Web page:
Partisan Procedural Objections Halt Action on HOS Amendment
Harry Reid by Andrew Harrer/Bloomberg News
Debate on an amendment to an expansive fiscal 2015 funding bill that would have rolled back a suspension to a rule limiting the time truckers can operate on roadways came to a halt after the Democratic and Republican leaders in the Senate announced they could not agree on how to proceed with the bill.
Majority Leader Harry Reid (D-Nev.) pulled the comprehensive spending bill from the floor June 19 over procedural objections raised by members in the minority. Reid did not indicate when he would seek to reschedule consideration of the amendment or the bill.
Under Senate rules, a senator can object to the way legislation is considered on the floor. To overcome such objections, sometimes a simple majority of senators is required or 60 votes.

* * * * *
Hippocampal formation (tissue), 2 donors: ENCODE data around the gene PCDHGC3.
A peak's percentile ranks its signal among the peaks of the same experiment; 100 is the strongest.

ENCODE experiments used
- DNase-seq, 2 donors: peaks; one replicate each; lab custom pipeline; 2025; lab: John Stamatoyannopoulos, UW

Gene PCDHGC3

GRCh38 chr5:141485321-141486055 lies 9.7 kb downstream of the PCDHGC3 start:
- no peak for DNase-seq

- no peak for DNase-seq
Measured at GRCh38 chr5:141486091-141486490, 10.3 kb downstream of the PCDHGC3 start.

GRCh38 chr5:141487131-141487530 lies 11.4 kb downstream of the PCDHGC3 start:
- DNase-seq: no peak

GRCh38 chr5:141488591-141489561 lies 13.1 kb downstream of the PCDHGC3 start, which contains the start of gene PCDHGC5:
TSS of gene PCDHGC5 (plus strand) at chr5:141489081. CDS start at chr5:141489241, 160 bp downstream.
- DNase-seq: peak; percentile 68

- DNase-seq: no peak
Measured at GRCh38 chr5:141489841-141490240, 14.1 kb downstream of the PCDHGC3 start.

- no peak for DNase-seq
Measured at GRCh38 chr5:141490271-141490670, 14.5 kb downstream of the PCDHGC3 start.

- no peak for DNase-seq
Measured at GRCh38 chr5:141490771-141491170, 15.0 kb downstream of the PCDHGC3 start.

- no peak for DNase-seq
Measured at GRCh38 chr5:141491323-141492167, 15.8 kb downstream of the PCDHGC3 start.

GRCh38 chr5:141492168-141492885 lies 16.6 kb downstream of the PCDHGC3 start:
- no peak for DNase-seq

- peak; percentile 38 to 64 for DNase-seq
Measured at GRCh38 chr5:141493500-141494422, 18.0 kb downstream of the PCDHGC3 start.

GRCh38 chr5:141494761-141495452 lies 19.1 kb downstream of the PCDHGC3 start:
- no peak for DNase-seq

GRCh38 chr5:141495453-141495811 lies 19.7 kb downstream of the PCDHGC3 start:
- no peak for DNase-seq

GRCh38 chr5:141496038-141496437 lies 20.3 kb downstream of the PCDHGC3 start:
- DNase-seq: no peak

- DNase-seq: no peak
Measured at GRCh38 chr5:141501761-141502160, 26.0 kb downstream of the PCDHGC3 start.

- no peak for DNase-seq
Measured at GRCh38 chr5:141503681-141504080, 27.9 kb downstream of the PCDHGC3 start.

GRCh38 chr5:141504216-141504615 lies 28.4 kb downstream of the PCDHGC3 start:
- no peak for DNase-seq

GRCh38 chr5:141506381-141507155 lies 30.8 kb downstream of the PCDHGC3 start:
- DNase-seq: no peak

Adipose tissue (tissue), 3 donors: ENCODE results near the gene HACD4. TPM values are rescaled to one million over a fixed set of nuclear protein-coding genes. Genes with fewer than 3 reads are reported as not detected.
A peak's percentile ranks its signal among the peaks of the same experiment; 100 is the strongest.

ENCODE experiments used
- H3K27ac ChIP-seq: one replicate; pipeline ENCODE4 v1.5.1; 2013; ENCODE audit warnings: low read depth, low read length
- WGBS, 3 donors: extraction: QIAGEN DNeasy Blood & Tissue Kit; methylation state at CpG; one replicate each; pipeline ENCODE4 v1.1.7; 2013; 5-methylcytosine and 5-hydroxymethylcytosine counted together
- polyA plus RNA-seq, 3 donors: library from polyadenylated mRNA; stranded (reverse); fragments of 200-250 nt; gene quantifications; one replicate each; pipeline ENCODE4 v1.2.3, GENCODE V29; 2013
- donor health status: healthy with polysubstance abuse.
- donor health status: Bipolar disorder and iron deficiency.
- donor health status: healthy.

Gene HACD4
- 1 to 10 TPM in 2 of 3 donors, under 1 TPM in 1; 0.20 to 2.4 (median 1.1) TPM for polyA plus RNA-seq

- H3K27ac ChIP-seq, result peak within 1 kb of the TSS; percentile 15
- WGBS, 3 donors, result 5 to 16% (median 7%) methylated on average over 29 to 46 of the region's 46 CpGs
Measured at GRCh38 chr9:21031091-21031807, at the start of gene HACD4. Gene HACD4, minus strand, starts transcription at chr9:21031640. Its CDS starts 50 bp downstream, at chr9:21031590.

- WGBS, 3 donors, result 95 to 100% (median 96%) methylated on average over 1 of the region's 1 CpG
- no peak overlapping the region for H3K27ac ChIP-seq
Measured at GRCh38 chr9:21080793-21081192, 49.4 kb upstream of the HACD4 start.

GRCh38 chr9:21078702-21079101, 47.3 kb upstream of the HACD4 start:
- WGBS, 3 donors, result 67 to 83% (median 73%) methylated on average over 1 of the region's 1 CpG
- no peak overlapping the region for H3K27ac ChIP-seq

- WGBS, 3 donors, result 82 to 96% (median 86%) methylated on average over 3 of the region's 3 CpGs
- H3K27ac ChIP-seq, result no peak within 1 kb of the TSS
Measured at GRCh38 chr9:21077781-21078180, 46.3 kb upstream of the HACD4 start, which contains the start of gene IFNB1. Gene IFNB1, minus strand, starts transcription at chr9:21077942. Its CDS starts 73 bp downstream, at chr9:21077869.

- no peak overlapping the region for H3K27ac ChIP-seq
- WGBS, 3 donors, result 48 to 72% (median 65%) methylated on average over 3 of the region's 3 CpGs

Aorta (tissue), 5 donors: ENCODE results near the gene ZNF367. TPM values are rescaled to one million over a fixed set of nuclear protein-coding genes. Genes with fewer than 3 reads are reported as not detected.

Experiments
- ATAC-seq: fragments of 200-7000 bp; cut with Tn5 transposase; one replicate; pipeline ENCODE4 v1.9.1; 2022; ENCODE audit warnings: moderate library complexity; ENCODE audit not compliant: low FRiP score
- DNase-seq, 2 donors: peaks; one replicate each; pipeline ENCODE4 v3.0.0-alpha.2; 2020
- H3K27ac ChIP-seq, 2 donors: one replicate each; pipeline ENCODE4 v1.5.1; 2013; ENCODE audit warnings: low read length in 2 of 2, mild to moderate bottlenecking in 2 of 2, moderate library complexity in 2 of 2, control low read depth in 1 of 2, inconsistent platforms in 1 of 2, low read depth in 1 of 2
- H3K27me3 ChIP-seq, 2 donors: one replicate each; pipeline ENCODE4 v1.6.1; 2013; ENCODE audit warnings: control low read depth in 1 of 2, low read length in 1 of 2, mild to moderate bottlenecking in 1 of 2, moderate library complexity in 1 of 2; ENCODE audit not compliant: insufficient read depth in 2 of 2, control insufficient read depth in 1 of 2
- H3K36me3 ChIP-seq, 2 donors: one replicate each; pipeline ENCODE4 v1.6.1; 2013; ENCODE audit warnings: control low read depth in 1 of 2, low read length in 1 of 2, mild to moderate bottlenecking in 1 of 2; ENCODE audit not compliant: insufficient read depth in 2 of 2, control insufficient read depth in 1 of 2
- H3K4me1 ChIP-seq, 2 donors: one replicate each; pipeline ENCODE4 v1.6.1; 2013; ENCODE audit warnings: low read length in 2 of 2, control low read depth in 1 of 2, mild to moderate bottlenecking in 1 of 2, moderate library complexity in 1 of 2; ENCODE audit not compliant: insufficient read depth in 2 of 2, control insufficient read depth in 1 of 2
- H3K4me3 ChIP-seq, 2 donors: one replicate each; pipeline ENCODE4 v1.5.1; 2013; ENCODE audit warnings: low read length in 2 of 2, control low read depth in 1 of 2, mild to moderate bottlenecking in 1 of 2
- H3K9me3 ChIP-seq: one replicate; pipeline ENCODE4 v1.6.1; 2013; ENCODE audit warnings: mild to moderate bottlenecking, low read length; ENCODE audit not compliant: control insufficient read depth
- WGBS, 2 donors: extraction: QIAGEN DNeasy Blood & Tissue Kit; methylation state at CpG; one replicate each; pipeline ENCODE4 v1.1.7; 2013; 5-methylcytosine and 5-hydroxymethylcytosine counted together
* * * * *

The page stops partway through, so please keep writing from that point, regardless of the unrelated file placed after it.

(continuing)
Mitch McConnell of Kentucky, the Republican Leader, said a path forward to proceed with the legislation proposed by Reid denied senators in the minority an opportunity to offer amendments to the legislative package. The argument between the two leaders then turned sour, prompting Reid to table the funding bill and proceed with a different matter.
This week, New Jersey Democrat Cory Booker proposed to undo a provision in the spending bill denying funding to last year’s changes to the Federal Motor Carrier Safety Administration’s hours-of-service restart rules.
The provision was offered by Sen. Susan Collins of Maine, and it was adopted earlier this month at a committee hearing by a 21-9 bipartisan vote. The FMCSA’s hours-of-service rule took that took effect last July mandates truck drivers to have a 34-hour resting period between workweeks and account for two 1 a.m.-to-5 a.m. periods during that restart time off.
On the floor, Collins said her proposal seeks to improve highway safety and noted she was “very disappointed to see that the senator from New Jersey is otherwise engaged and not listening” to her comments.
|By Eugene Mulero|
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